- E.J. Hradek, Senior Writer, ESPN The Magazine
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RALEIGH, N.C. -- For 37 minutes or so, the Oilers couldn't have asked for anything more out of Game 1 of the Stanley Cup finals against the Hurricanes.
They had a 3-0 lead, which included the first successful penalty shot in Cup finals history (scored by Chris Pronger). They were winning every physical battle. And, they were keeping the Hurricanes on the far edges of the rink.
The next 23 minutes, however, were sheer horror for the Oilers, who lost the game 5-4 and their star stopper, Dwayne Roloson, who suffered a knee injury as a result of a collision with Canes rookie Andrew Ladd at 14:06 of the third period.
When asked about his goalie after the game, Oilers coach Craig MacTavish delivered the painful news: "The goalie's not good," MacTavish said. "He won't be back in the series." Roloson was unavailable for comment after the game.
OK, Oilers fans, say it with me ... OUCH! Well, you might want to use another word. It would be the right word, but we can't use it here.
The 36-year-old Roloson has started all but one game since arriving from Minnesota just a day before the March 9 trade deadline. This postseason, he's been the backbone of the Oilers' stunning run. He's given his teammates the confidence to play their game in front of him. In 17 playoff games, Roloson was 12-5 with a 2.22 goals-against average and a .931 save percentage. His numbers made him a strong candidate for the Conn Smythe Trophy.
Back in March, the Oilers traded a first-round pick in the upcoming draft because they were so desperate for a consistent goaltender. Roloson had been that and more.
Now, he's gone.
Enter Ty Conklin, who hadn't played since getting the start for the club's meaningless regular-season finale (April 17) against the Avalanche. Thrust into an incredibly difficult situation, Conklin responded by making a nice stop on Hurricanes winger Justin Williams with just 2:37 left in regulation.
Then, on a seemingly harmless play behind the net, Conklin's rust proved fatal for his team. The Alaska-born goalie stopped the puck on the backboards and looked to make a clearing pass. But, by his admission, he held on to the puck too long. Oilers captain Jason Smith came to Conklin's aid. In an instant, there was a miscommunication between goalie and defenseman. The puck caromed off the backhand side of Smith's stick and toward the front of the net. At the same time, opportunistic Canes captain Rod Brind'Amour arrived to tuck the loose puck into the open net with just 31.1 seconds left in regulation.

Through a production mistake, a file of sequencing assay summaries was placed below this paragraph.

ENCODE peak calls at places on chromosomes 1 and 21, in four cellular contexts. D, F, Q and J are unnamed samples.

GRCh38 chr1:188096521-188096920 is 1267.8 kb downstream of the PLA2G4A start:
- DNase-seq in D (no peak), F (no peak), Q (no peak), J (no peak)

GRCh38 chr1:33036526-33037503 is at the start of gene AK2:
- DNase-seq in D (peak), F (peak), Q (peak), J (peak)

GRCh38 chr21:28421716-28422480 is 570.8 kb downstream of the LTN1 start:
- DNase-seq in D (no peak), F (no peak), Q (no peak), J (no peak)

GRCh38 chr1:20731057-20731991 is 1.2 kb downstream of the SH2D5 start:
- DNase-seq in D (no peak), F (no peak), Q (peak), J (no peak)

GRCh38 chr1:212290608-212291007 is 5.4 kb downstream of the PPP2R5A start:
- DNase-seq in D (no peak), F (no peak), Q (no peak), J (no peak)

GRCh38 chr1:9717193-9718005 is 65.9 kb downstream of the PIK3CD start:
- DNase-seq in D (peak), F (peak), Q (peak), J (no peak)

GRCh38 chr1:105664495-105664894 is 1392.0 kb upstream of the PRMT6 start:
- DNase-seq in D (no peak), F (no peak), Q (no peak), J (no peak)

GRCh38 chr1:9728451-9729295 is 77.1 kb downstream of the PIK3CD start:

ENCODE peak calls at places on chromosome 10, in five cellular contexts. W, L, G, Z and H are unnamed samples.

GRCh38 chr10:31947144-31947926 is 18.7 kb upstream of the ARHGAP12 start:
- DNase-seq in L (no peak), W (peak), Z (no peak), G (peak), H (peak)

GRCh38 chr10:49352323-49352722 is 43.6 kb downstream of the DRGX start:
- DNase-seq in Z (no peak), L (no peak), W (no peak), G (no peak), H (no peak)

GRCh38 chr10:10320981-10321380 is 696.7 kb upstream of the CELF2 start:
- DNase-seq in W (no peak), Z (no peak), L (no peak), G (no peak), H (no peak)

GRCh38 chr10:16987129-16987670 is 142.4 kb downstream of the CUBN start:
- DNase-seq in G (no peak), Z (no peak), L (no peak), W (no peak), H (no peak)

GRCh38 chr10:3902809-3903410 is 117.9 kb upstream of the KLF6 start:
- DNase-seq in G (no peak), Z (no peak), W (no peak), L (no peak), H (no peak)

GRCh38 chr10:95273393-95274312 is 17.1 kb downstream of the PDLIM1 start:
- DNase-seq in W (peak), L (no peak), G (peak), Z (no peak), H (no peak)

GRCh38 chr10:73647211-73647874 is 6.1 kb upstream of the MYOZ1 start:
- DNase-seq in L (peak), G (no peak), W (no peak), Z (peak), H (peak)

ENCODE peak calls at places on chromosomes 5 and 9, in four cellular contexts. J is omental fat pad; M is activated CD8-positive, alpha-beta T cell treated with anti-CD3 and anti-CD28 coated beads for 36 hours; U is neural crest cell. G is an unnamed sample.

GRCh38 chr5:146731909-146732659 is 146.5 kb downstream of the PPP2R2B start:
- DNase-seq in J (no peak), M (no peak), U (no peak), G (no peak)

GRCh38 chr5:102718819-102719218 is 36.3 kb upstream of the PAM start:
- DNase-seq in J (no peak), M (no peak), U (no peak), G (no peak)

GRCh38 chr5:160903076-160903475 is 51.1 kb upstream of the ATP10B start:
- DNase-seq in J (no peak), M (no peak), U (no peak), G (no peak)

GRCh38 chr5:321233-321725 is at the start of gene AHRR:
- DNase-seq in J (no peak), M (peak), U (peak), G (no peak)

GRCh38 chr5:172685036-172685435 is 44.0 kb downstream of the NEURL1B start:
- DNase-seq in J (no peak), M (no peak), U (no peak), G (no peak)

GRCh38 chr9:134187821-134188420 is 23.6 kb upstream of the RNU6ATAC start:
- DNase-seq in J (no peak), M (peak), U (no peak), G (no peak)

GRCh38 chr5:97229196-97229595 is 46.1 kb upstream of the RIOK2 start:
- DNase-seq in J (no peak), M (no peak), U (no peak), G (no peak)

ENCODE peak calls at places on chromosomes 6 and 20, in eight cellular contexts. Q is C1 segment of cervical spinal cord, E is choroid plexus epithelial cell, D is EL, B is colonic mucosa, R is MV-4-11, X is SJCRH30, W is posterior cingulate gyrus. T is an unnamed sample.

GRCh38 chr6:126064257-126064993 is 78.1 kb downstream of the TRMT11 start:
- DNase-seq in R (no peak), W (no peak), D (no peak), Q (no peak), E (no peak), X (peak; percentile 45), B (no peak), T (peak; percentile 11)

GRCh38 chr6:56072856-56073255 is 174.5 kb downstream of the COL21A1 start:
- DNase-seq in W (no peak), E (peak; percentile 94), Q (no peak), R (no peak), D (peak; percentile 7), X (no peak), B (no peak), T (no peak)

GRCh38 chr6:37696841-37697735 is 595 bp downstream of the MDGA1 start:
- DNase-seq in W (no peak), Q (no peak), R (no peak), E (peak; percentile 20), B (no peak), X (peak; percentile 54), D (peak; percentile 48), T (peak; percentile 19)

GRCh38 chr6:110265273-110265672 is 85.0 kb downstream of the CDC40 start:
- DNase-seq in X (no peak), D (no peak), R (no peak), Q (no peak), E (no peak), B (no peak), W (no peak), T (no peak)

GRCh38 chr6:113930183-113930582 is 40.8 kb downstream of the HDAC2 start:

"I didn't make the play quickly," Conklin said. "It's not a mistake that I think I would normally make."
Hurricanes goalie Cam Ward (he certainly doesn't play like a 22-year-old kid) made the fluke goal stand up with a few dazzling saves in the final seconds.
Now, the stunned Oilers must turn to journeymen goalies Conklin and/or Jussi Markkanen. Or, I should say, return to Conklin and Markkanen. After all, the two goalies did share the crease (along with the since-waived Mike Morrison) for most of the season.
MacTavish believes his team will rally around either of his two remaining goalies.
"We've got a resilient group in that locker room," MacTavish said. "It's a tight-knit group. We'll rally around either Jussi or Ty, whoever we start in the next game and we'll play a more intelligent game. I have no question whatsoever about how we'll react to this."
If the Oilers want to parade a Stanley Cup down Whyte Avenue, they have no choice but to rally around Conklin or Markkanen. MacTavish indicated after the game that he would make a decision about his starting goalie for Game 2 at some time Tuesday.
Markkanen, who has been rotating with Conklin as the club's backup, was philosophical about the possibility of playing in Game 2.
"I've haven't played in since forever," Markkanen joked. "But really, it doesn't matter. I have to be ready. If the coach calls your name, you have to be ready to go."
Whoever gets the start, the Oilers will want to play like they did in that first 37 minutes. To a man, they thought they got away from their game. They thought they foolishly began trading chances with the Canes. Repeatedly, they told the media they had to tighten things up in Game 2.
"It opened up too much," Oilers center Jarret Stoll said. "That's not the way we want it. We gave them too much time and space to make things happen. And they took advantage of it."
On Wednesday, the Oilers will have to be very stingy on defense. They won't have their security blanket in goal.
Suddenly, after an amazing playoff run, the Oilers find themselves back where they were on March 7, the day before the got Roloson. They'll have to rely on a pair of inconsistent goalies.
Can one of them get hot? Stranger things have happened. But, just four wins from the Stanley Cup, the Oilers' fun ride has gone dangerously off course.